Bow Wave by artist Edouard Kamhi

Bow Wave by artist Edouard Kamhi

Think about a power boat slicing the water in forward progress. What’s left behind? A bow wave. The water has to go somewhere, and it’s powerful enough to swamp another boat.

If you travel through the air, you create a shock wave. The point is: with forward movement, you displace what was once there and shift it somewhere else.

It’s the same in the government. You can push forward and make significant progress, but at some point, the paperwork catches up with you. It’s simply a given…

The cost of doing business with the government: paperwork.

But in the midst of all the scrambling the past few weeks to make sure we document the cool things we’re doing at NASA, a colleague made this comment to me:

“What’s different about you, Beth, is that you respect the bureaucracy.”

Ok, I’ve got to admit. I was horrified. I abhor bureaucracy. It’s the bane of my existence. When I asked what she meant, she explained. Though I push the envelop and make people crazy with my new ideas, I respect that legal documents make everything work.

I had to admit. She’s right. What I’ve learned through 25 years getting smacked around by the goverment: the law is the law. We can argue interpretation of the law (and I’m pretty good at arguing for flexibility), but we need our lawyers to bless our forward progress.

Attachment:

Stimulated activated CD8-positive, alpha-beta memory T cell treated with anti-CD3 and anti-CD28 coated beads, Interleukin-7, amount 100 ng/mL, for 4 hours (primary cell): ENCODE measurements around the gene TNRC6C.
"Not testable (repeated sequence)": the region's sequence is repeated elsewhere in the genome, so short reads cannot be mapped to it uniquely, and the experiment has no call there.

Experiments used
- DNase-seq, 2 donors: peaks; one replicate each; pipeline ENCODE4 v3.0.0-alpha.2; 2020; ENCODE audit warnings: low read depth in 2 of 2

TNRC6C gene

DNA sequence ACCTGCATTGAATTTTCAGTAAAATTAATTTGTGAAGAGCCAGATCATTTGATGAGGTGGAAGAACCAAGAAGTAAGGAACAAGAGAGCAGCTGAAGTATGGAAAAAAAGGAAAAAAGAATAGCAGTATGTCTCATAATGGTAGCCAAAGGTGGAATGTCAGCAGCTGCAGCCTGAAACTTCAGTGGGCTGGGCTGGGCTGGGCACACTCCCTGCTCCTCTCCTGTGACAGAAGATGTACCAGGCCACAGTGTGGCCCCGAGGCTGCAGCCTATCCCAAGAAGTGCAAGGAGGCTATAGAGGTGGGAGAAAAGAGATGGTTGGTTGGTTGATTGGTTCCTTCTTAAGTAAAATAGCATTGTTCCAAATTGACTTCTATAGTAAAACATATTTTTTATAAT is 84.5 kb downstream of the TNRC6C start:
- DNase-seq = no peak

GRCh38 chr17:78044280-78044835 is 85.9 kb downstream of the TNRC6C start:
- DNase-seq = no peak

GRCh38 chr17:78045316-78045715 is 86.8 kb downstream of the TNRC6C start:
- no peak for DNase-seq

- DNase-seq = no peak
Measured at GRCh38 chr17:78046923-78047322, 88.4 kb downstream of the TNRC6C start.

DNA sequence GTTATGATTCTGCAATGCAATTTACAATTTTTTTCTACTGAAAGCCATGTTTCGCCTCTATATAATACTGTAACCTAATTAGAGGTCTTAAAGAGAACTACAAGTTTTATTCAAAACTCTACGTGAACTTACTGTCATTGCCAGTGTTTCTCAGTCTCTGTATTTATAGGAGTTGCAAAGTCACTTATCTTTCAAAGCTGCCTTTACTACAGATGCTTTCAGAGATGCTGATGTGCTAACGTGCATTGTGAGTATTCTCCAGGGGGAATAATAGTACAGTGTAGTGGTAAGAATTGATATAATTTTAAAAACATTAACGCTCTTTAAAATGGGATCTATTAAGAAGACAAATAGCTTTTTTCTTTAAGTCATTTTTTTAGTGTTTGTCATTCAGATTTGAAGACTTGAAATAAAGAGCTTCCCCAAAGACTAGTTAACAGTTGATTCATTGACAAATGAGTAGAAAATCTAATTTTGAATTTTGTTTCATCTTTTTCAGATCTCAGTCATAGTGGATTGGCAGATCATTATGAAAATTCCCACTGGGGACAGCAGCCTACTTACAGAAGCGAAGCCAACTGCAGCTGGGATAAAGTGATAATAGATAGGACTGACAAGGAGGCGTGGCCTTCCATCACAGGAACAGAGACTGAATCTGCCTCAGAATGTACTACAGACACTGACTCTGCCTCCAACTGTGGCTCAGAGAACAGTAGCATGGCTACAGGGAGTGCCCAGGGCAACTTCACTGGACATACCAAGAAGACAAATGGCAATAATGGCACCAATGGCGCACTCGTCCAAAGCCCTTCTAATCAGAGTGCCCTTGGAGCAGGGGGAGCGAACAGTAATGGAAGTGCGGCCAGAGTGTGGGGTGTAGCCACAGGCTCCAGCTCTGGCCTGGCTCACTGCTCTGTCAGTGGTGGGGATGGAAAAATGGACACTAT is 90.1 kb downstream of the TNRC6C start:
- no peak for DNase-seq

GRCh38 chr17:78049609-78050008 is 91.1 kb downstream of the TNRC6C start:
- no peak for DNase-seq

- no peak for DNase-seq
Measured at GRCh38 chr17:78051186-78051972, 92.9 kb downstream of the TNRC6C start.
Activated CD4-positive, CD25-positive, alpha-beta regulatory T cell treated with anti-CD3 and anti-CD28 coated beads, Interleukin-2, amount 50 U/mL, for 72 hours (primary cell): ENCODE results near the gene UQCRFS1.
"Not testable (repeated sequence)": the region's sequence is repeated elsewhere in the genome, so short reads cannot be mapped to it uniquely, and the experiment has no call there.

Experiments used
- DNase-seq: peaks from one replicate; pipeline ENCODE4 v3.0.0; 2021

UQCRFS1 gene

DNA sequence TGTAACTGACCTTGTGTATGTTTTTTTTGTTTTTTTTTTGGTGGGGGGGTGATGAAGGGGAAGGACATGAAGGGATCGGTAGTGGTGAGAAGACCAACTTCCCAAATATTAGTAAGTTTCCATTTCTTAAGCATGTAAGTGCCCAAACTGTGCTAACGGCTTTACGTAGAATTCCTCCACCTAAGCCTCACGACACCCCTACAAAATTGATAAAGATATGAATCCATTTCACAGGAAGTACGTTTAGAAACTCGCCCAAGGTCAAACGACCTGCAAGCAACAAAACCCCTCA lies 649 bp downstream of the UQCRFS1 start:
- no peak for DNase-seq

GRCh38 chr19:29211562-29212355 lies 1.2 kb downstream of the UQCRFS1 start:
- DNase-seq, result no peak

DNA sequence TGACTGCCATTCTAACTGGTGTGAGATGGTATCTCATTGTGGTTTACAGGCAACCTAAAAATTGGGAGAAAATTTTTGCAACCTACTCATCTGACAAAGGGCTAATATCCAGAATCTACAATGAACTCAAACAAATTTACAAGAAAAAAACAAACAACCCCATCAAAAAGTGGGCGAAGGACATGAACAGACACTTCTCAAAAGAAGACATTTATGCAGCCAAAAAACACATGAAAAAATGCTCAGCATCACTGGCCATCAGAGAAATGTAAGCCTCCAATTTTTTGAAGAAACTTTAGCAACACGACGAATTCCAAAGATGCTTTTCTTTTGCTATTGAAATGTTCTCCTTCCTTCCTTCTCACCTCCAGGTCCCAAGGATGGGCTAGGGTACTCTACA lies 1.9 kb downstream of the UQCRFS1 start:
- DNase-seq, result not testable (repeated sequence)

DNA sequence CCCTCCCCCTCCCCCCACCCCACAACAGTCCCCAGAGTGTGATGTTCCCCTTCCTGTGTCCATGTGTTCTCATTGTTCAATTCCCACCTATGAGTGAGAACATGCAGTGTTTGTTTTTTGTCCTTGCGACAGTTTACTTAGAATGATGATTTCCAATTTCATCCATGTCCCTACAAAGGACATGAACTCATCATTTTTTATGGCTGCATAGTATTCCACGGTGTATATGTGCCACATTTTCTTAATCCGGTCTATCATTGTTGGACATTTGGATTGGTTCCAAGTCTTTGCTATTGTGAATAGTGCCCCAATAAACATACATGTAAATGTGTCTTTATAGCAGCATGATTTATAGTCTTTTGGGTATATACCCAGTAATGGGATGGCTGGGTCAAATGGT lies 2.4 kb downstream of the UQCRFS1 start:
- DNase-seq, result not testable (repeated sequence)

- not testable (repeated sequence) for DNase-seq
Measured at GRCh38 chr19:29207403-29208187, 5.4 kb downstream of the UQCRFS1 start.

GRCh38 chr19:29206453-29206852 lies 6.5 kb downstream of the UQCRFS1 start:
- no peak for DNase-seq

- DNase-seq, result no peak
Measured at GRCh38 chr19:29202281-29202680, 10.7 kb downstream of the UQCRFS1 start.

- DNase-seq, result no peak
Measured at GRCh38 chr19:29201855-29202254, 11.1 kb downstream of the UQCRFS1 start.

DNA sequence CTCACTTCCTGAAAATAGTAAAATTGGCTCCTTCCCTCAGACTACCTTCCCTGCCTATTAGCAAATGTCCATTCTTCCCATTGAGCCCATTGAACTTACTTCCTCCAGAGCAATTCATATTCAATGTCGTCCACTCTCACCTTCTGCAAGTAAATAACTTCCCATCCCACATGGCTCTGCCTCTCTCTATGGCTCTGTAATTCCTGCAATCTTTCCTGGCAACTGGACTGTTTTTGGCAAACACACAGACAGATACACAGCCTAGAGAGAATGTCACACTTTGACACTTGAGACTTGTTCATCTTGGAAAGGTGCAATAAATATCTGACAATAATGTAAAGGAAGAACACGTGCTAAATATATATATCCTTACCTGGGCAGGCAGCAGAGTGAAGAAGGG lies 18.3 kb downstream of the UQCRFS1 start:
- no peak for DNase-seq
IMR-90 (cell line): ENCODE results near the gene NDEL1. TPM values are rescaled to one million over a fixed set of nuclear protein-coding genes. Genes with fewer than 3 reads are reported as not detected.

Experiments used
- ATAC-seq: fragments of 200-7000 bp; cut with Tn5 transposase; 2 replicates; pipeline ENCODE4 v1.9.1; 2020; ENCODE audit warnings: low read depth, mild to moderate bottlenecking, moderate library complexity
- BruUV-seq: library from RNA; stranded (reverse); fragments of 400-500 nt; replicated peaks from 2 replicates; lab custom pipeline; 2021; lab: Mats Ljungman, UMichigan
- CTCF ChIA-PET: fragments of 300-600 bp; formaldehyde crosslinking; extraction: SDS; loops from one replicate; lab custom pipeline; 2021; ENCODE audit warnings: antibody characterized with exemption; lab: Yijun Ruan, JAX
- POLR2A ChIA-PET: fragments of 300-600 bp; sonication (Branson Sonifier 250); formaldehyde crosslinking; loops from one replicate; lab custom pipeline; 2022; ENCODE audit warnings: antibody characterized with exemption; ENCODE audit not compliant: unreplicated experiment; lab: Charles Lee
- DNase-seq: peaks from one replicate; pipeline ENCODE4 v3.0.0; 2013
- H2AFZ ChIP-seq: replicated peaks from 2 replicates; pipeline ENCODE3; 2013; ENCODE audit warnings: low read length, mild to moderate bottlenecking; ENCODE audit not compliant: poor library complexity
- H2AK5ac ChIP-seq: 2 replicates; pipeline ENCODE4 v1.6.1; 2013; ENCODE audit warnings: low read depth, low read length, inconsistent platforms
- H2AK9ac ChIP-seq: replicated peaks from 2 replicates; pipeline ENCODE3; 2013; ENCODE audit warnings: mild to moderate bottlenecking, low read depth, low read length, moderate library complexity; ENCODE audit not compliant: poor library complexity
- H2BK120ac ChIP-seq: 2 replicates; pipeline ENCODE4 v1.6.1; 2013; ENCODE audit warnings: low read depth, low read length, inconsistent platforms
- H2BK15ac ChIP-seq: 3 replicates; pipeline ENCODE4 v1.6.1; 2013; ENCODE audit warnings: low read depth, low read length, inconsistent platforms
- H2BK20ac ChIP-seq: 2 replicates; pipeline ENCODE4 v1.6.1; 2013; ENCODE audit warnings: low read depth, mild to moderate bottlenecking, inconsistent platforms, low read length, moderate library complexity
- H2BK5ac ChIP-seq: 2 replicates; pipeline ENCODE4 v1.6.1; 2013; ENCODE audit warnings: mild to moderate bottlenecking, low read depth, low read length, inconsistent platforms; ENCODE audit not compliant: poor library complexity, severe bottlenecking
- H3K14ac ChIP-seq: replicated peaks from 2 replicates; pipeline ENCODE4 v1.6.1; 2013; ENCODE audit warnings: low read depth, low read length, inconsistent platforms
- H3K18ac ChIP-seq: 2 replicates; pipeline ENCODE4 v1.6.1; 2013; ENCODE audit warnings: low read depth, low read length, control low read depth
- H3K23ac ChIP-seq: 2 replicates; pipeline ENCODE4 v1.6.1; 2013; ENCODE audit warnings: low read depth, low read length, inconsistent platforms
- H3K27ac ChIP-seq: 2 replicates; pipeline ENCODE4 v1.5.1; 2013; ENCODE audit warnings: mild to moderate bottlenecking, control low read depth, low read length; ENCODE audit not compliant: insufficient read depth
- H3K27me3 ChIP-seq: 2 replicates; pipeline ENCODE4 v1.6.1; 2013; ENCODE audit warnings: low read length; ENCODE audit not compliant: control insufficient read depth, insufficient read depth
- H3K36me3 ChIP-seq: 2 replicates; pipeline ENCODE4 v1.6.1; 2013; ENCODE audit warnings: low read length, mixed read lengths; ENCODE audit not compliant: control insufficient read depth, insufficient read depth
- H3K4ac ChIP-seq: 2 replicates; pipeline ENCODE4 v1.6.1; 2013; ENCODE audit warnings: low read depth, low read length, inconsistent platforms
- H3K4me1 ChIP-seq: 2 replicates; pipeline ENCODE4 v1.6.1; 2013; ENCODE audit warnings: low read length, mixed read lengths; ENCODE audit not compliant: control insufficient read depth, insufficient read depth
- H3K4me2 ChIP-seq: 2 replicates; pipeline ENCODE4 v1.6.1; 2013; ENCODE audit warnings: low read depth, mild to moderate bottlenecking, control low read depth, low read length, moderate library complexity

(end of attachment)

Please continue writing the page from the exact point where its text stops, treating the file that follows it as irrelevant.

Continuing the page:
If our lawyers are with us, who can be against us…if you know what I mean.

I learned something new about myself in the midst of this crazy, chaotic, bureaucratic nightmare I’m in the middle of:

I really DO respect the difference between doing my own thing, and doing the right thing. Hopefully, they’ll always be the same thing.

Where’s Aretha when I need her? I feel like singing...R.E.S.P.E.C.T…just a little bit…!

Crosspost on GovLoop.com.

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Filed under culture, federal government, Gov 2.0, leadership, NASA, social media

Space: @Astro_Wheels Point of View

Though many love to bash Twitter as meaningless chatter, I beg to differ. I think true character is revealed through a mere 140 characters — humor, anger, heart and soul. Meaningless chatter? Yes, that too. But I’m less inclined to follow a chatterhead…or TWatterhead, in Twitter-speak.

As an example of why Twitter matters, I want to introduce you to our new Twitternaut Doug Wheelock, better known as @Astro_Wheels to those of us in the Twittersphere. Doug just launched from Baikonur Cosmodrome in Kazakhstan on June 15 with fellow NASA astronaut Shannon Walker and Russian cosmonaut Fyodor Yurchikhin to join the rest of the Expedition 24 crew on the International Space Station. Doug will stay on Space Station as Expedition 25 Commander with the next crew change-out via Soyuz.

Note: Using the Soyuz spacecraft as our Space Station transport, we launch and land three crewmembers at a time. With six crew inhabiting our Station at any given time, each crewmember serves on two Expedition missions during their 5-6 month orbital assignment.

The Right StuffWith the ever popular @Astro_Soichi Noguchi leaving Station, we needed someone tweeting in space. Doug agreed. And I’m so glad he did. I’m thoroughly enjoying his point of view and feel he’s “The Right Stuff” for the job of communicating the amazing story of humanity’s journey to space and back.